Don't Forget to Report Rollovers to IRS
By Joe Cicchinelli, IRA Technical Expert
Follow Me on Twitter: @JoeCiccEdSlott
A mistake that some IRA owners make when filing their federal income tax return is forgetting to report rollovers to the IRS. If you rolled over any retirement plan distribution in 2014, you must report the rollover on your federal income tax return (IRS Form 1040). This includes distributions from any IRA, such as a Traditional, Roth, SEP or SIMPLE IRA, that are payable to the IRA owner. It also includes all distributions from a company retirement plan, such as a profit sharing plan, 401(k), 403(b) or government 457 plan.
All retirement plan rollovers must be reported to the IRS on your federal income tax return, even if you don’t owe any taxes because you properly did a tax-free rollover of your entire retirement plan distribution amount. While you might logically think that there’s no point in reporting a tax-free rollover, the IRS requires it. And don’t think the IRS won’t know if you don’t report it. They will know because all retirement plan distributions are reported to the IRS (and you) using Forms 1099-R and 5498. The IRS usually doesn’t match up the 1099-Rs and 5498s and let you not report the rollover on your tax return. You’re still required to report the distribution and rollover on your return. The instructions to IRS Form 1040 will show you how to report a tax-free rollover.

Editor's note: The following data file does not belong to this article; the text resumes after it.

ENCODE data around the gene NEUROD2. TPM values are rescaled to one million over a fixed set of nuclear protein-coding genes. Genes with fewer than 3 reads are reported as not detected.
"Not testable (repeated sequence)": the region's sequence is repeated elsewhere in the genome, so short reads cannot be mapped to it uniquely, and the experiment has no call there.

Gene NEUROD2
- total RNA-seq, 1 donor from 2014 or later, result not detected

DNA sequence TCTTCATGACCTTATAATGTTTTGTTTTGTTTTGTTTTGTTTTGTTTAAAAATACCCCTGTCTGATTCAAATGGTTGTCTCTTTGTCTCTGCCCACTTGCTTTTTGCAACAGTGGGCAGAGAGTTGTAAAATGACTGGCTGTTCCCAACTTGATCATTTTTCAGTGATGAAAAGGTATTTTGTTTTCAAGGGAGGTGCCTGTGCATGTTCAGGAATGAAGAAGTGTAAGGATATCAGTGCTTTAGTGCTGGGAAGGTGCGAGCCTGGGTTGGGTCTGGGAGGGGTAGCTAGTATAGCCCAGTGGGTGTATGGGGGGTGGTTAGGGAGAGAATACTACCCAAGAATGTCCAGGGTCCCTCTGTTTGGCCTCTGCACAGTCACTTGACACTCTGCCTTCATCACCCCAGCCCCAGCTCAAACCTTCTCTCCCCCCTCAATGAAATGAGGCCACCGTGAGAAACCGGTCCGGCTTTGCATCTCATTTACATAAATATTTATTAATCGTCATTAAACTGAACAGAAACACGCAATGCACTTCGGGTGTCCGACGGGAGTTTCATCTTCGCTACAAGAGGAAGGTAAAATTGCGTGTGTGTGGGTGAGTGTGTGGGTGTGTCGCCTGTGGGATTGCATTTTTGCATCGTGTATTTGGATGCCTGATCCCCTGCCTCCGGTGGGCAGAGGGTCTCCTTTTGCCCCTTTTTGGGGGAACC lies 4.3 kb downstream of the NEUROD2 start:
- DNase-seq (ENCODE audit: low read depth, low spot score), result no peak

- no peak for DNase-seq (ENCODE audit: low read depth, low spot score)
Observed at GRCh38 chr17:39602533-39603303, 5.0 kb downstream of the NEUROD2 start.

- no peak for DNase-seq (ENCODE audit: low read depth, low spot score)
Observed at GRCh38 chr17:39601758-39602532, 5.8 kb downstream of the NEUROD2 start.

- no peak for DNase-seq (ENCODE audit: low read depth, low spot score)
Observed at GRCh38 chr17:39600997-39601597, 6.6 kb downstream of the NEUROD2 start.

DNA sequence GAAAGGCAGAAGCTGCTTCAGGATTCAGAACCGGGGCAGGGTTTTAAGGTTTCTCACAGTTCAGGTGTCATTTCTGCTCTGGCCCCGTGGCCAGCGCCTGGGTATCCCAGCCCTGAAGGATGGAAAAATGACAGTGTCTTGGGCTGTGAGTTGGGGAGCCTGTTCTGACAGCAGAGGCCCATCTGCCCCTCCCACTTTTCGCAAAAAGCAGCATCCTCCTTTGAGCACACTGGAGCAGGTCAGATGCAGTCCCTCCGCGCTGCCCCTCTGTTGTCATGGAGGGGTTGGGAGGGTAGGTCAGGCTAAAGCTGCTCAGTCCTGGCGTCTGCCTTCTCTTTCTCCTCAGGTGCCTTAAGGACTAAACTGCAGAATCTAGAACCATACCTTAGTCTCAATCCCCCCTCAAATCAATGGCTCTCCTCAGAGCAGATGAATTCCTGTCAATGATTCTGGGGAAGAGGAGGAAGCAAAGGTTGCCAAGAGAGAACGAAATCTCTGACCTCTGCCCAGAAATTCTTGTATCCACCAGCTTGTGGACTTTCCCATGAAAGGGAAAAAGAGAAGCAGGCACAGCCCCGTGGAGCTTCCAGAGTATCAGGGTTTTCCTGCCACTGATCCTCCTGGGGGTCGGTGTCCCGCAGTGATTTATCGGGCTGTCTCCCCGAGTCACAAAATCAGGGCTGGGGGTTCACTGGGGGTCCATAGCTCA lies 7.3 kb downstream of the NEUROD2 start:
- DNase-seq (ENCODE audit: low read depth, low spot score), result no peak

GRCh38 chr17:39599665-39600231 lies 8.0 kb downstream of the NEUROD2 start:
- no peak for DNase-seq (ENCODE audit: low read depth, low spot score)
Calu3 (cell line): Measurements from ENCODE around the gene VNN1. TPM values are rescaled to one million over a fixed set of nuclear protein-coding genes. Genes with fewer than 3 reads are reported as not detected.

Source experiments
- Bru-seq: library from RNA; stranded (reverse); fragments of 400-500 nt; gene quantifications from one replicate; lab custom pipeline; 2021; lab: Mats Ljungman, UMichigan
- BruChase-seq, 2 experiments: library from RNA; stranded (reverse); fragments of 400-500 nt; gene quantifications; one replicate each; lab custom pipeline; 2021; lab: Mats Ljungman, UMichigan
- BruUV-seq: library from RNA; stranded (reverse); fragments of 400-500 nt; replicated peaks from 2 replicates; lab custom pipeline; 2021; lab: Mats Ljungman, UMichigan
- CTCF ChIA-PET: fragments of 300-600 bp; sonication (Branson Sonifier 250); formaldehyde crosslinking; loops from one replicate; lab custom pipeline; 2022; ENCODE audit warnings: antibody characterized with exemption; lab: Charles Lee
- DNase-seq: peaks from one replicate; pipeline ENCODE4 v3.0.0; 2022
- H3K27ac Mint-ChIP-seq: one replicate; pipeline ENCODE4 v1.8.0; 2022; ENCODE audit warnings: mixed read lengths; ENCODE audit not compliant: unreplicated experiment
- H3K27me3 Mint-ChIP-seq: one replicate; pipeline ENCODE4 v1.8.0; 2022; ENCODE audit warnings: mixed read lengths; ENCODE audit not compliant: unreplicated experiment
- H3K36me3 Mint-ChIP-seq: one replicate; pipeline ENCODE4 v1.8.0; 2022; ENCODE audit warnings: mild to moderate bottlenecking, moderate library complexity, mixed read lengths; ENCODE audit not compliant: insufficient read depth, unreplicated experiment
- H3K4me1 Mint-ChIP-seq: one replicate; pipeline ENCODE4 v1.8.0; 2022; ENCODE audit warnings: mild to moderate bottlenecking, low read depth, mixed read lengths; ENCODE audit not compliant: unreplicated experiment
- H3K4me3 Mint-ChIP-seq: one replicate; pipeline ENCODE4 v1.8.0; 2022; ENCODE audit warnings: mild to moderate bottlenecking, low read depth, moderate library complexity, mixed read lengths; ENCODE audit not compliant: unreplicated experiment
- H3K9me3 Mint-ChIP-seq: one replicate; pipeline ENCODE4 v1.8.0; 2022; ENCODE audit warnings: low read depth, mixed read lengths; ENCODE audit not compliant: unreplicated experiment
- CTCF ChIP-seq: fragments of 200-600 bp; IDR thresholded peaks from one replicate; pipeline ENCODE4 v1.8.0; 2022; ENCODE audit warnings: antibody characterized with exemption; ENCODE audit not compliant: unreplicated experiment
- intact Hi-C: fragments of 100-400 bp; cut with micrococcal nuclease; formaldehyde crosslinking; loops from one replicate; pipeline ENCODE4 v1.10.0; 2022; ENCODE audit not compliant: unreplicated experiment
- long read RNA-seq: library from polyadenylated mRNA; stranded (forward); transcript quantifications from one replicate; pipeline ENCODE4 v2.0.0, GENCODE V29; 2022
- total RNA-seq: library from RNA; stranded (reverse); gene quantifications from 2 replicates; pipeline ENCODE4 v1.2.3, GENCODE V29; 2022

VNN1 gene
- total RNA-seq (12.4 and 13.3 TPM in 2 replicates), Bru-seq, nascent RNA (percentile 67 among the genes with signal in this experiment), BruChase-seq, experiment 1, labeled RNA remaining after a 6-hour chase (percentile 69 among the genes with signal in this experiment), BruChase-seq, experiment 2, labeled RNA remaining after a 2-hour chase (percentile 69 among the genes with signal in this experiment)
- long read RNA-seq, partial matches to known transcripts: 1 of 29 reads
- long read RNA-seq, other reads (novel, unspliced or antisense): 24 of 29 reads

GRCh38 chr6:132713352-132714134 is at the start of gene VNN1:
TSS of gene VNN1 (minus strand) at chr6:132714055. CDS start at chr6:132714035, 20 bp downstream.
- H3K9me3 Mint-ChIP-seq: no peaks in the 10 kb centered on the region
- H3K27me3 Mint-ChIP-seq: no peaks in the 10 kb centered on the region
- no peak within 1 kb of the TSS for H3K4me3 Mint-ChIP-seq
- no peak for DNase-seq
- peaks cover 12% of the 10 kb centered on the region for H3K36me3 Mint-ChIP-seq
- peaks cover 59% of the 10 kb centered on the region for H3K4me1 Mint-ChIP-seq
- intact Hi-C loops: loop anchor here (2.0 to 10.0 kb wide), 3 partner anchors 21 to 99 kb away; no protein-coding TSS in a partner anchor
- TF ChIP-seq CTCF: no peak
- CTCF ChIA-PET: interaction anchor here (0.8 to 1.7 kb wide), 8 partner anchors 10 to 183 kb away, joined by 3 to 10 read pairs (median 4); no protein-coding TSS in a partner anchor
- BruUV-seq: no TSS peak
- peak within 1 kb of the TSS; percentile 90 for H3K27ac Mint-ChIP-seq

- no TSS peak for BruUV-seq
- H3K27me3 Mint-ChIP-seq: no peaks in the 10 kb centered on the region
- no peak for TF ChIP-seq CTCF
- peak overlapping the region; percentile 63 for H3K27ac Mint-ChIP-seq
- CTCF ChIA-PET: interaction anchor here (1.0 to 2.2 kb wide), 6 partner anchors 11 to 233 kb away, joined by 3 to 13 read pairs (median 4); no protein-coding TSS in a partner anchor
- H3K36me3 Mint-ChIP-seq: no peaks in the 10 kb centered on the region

If you don’t file your own taxes, but instead use a tax professional, such as a CPA, to file your taxes for you, remember to tell him or her about any rollovers you did last year. If you don’t give your tax preparer all the necessary information, chances are pretty good that your tax return will be filed incorrectly. It would be a silly error to get penalized from IRS for not reporting a tax-free rollover.
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